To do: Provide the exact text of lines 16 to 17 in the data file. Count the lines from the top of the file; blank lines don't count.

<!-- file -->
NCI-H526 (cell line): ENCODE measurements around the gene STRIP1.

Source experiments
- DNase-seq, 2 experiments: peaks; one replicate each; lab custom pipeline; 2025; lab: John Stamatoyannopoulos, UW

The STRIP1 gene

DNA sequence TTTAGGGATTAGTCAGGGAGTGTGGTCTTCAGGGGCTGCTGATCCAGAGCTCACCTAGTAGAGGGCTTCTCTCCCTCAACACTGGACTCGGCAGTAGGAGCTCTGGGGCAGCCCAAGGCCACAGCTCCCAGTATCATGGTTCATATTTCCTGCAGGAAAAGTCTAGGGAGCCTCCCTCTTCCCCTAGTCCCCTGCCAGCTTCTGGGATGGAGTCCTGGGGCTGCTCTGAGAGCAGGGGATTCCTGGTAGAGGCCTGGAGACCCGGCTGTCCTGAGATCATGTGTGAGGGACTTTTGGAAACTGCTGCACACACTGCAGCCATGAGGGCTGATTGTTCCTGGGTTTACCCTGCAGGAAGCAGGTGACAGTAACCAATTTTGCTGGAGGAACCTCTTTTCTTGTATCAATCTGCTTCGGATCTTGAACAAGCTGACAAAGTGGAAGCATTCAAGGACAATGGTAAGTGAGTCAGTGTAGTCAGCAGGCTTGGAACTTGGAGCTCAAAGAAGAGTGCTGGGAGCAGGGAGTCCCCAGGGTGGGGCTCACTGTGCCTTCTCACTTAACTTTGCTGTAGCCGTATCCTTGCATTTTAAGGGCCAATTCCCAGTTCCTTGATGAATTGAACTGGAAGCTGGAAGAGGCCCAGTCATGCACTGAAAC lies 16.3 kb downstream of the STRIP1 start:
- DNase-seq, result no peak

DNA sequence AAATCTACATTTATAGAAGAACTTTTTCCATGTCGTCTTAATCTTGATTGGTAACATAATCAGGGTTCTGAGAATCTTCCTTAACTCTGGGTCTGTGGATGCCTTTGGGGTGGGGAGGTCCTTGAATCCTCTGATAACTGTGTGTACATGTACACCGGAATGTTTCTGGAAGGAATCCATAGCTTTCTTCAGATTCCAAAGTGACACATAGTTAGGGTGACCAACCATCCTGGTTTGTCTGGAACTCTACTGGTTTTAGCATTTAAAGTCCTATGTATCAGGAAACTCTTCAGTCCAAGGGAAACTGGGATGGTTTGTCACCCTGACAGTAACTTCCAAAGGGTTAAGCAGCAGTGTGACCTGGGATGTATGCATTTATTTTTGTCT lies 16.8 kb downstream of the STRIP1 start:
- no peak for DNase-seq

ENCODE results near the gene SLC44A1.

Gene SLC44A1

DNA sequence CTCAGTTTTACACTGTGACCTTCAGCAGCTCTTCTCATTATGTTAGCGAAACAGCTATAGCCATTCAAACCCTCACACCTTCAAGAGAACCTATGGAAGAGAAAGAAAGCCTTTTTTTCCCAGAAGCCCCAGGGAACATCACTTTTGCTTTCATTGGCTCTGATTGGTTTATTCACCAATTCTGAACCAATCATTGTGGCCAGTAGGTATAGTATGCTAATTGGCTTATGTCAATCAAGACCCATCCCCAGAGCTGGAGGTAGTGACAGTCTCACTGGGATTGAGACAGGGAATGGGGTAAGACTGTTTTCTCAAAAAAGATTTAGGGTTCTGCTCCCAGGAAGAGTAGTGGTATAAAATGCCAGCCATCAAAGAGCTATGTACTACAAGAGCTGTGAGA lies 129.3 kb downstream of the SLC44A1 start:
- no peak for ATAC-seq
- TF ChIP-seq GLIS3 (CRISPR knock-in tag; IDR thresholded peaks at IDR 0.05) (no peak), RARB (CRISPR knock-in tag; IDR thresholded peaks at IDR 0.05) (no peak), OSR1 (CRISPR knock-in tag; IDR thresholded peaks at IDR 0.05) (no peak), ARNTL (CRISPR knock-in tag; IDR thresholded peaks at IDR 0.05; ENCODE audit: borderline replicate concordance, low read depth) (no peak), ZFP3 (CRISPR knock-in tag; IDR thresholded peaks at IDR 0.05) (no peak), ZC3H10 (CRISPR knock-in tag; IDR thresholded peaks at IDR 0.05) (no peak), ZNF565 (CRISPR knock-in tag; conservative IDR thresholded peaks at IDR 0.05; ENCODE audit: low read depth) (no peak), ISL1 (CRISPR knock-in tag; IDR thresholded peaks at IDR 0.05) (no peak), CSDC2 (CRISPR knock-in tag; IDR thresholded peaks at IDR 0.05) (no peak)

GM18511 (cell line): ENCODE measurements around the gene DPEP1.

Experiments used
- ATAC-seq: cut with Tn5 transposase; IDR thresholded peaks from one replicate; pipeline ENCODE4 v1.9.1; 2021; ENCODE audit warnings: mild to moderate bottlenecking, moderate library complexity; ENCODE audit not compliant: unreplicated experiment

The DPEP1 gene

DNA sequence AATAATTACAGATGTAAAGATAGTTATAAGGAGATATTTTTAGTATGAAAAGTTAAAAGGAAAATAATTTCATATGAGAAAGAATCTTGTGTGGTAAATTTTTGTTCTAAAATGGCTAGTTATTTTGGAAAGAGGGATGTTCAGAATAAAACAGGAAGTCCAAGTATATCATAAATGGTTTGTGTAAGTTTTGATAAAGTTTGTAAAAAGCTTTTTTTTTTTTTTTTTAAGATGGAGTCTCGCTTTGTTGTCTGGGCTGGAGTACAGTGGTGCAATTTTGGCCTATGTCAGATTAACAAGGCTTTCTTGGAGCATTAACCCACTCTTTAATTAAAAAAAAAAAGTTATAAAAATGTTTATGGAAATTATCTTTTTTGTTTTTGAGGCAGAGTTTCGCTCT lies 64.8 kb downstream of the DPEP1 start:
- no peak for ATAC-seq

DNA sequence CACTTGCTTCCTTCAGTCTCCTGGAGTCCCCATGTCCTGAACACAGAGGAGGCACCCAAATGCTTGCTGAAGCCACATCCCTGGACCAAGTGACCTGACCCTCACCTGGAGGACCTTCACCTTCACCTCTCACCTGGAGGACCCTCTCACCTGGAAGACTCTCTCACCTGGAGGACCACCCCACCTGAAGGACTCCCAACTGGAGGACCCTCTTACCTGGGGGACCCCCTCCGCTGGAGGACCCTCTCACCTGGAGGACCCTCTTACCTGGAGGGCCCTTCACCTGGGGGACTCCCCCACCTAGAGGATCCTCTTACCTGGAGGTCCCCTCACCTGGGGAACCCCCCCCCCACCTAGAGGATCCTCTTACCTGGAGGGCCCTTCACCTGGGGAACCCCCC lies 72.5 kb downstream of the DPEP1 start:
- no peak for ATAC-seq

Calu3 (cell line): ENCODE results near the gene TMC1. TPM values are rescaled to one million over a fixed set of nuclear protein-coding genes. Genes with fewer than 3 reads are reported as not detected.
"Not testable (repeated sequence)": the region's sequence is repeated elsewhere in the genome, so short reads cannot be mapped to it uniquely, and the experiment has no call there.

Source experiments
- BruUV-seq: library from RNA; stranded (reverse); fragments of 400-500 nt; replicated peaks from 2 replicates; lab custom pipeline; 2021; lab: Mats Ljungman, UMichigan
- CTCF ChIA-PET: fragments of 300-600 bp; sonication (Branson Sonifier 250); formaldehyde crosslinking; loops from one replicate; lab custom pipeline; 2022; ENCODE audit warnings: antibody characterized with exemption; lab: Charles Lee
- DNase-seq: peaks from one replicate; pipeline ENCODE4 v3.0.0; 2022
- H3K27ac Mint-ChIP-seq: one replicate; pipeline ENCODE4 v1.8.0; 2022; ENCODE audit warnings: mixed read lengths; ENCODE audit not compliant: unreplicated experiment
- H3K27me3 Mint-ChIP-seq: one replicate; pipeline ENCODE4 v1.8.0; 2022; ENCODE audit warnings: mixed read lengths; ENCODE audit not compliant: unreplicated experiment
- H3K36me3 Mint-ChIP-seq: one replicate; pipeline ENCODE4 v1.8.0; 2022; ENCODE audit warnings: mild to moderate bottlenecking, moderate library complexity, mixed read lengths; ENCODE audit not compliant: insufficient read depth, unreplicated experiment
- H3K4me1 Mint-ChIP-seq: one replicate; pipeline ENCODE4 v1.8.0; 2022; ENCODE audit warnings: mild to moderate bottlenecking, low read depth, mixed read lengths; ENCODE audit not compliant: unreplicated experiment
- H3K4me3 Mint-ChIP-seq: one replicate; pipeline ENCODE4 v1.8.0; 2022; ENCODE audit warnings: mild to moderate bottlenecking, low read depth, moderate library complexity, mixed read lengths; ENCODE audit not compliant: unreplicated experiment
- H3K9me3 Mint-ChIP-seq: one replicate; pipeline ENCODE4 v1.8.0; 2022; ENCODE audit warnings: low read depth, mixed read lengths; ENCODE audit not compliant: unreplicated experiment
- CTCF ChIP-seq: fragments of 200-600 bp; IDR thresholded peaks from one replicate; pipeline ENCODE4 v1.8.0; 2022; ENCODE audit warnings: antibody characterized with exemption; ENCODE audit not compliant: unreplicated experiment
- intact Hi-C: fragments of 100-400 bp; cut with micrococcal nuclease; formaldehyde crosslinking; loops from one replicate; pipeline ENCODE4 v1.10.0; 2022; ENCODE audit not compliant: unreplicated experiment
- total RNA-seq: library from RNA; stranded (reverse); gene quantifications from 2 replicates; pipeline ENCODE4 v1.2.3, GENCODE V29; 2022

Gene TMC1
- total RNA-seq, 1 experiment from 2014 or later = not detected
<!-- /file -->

- ATAC-seq: cut with Tn5 transposase; IDR thresholded peaks from one replicate; pipeline ENCODE4 v1.9.1; 2021; ENCODE audit warnings: mild to moderate bottlenecking, moderate library complexity; ENCODE audit not compliant: unreplicated experiment

The DPEP1 gene